Did Tony Whatley do the unthinkable? Did he wipe out a (barely living) piece of musclecar history? Nah, he just did what's right. He did what some owners of difficult-to-find and even more difficult-to-pay-for original examples are doing: putting the valuable (though useless) original stuff carefully aside and replacing it with modern renditions that cost less than OE replacement parts and are thoroughly engineered for business in the 21st century.

To wit: "I purchased this Camaro after selling my 10-second daily-driven '98 F-body. That car gave me an awesome introduction to LS1 performance, but I wanted something that would attract more attention to go along with the performance of the Gen-III engine.

"I bought the car sight unseen via the Internet and flew from Houston to Kentucky to pick it up. My fiance and I drove the car home, about 1,000 miles. That ride convinced me that the old cars could really benefit from late-model technology. The lack of power and fuel economy, poor chassis rigidity, horrible brakes, rattles, and leaks-all of it needed attention. The project had to remain a street-driven car, handle and brake like a late-model performance car, and run as good as it looks. I was tired of all the 'slow touring' examples out there with lowered suspensions, big wheels, and lame 13-second track times. Taking what I had learned about building 10-second Fourth-Gen cars, I knew exactly what to shoot for."

During the year that Tony gathered the bones for his new project, the Camaro went untouched. Finally, he did it the old-fashioned way, without a lift, lying on his back, getting claustrophobic, banging his head on its belly as he tore it down to the shell in his townhome one-car garage. Sound familiar? He farmed out the body restoration and paint to Herman's Classic Cars and got busy with the LS1 engine and drivetrain.

Tony's combo isn't radical at all, but it cranks out 500 hp on the Dyno-Jet. The Magnuson blower install is based on the new GTO system, but has an F-body belt-drive offset and is hooked to an internal air/water intercooler. He made a big, fat intake tube to feed the blower directly and routed the sucking end outside the engine compartment to pick up cooler air. With the standard 2.9-inch-diameter pulley, the puffer churns out a modest 8.5 psi of positive manifold pressure.

"Being the drag racer that I am, I couldn't resist the track. With a simple wheel and tire swap, it has gone 10.78 at 127, pulling the wheels on most of the launches. Roasting the radials, it still went 11.20. Everyone is in shock when I pop the hood on the LS1. But they are probably more in shock when I jump in the car and drive it home after knocking off those 10-second passes."

Tony flails his red demon about 50 miles every week and has put more than 5K on the clock so far, most of it on the Hot Rod Power Tour. It gets big smiles. It gets ogled. It gets driven. It gets 23 mpg on the road.

Speed Reading
Tony Whatley
Houston, TX
'69 Camaro 350 SS

Transmission: Tremec T56, steel Viper shift fork, carbon-fiber synchros, billet slider keys, Pro-5.0 billet shifter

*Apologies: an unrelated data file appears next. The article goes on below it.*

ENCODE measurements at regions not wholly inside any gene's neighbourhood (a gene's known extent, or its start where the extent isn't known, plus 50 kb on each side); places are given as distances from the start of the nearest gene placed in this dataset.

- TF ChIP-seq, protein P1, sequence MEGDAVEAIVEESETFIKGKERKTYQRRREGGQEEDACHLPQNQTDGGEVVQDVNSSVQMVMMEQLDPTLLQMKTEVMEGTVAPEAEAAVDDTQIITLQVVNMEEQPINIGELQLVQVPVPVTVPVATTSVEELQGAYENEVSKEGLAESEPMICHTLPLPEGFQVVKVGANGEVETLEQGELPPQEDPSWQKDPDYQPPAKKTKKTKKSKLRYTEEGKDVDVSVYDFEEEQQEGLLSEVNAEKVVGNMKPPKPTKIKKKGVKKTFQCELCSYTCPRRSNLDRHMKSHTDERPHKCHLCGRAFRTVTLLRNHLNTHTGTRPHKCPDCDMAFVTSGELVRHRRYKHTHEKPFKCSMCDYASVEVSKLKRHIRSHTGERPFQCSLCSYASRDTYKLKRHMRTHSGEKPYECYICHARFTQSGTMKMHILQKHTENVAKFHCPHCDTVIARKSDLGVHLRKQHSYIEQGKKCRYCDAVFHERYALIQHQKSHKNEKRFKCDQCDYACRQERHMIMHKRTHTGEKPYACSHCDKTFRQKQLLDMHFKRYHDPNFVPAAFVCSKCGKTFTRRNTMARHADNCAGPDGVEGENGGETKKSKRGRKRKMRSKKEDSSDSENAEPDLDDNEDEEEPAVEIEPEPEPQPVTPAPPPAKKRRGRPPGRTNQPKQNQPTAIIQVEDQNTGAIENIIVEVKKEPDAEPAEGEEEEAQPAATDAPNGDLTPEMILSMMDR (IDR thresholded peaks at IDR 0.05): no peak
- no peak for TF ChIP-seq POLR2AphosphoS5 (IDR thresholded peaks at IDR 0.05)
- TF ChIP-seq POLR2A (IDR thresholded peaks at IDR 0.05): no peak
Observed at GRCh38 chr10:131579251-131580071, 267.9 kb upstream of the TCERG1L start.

Clutch: Ram billet flywheel, Ram 900-series single clutch disc
Driveshaft: Custom, heavy-wall, 3-inch diameter
Rear axle: '69 GM 12-bolt, Eaton differential, 3.73:1 ring-and-pinion, Moser axles
Type: '02 Gen-III LS6
Block: Cast aluminum, 3.89-inch bore, cross-bolt main bearing caps, 348ci
Oiling: Stock 6-quart cast aluminum oil pan, stock oil pump
Crankshaft Stock, nodular iron, journals polished, 3.62-inch stroke
Connecting Rods: Lunati billet
Pistons: Wiseco forged, flat-top, 9.5:1 compression ratio
Cylinder Heads: Stage 2R aluminum (LQ4 castings) ported, polished, fitted with custom valvesprings, 2.05/1.60-inch intake and exhaust valves by Motorsports Technologies, Inc. (Houston, TX)
Camshaft: COMP Cams hydraulic roller, 0.591-inch lift, 230/230-deg duration at 0.050-inch, 114-degreelobe separation angle
Valve Train: Aluminum sheetmetal rocker covers, stock rocker arms, timing gear; MTI chrome-moly pushrods
Induction: MagnaCharger supercharger system, 2.90-inch drive pulley (8.5psi boost), internal air-to-water intercooler, custom 3.75-inch blower intake tube w/K&N filter; sumped stock fuel tank, Aeromotive pump, filters
Ignition: Stock, coil packs mounted at rear of cylinder heads
Exhaust: Stainless Works long-tube headers, 1.75-inch primary pipes x 3-inch collectors, 304 stainless 3-inch exhaust system, X-pipe, turbo-style mufflers
Cooling: Stock
Machine Work: Short-block spec'd and assembled by MTI, balanced rotating assembly
Engine built by: MTI
Electronics: '98 Camaro ECU with MTI custom tuning, Painless wiring harness
Output (at wheels): 505 hp/501 lb-ft w/93-octane
Front Suspension: Acid-dipped subframe, K-member modified to accept Brewer's Restoration & Performance '02 Camaro power rack-and-pinion steering assembly as installed by JBZ Racecars (Tomball, TX), stock spindles, Global West control arms, QA1 12-way adjustable coilover shock absorbers, anti-sway bar
Rear: Suspension: solid-axle, QA1 12-way adjustable shock absorbers, Global West leaf springs, CalTracs traction bars
Brakes: Stainless Steel Brakes 13-inch Tri-Power, front; SSB 12-inch, rear
Wheels: Intro GT Sport, 17x8, 17x10
Tires: Nitto 555 245/45, Nitto 555R2 275/40
Body: Global West aluminum subframe and body bushings, Global West tubular weld-in subframe connectors, new trunk and floor pans
Paint: '95 Chrysler Flame Red, Year One restoration and trim pieces, body prep and paint by Herman's Classic Cars (London, KY)
Interior: '02 Camaro front seats w/power assist, Year One houndstooth upholstery front and rear, Covan's carbon-fiber gauge panel with Stewart-Warner gauges, Alpine in-dash CD/mp3 player, Alpine speakers, NHRA-legal six-point chrome-moly rollbar (JBZ Racecars), G-Force five-way cam-lock harnesses
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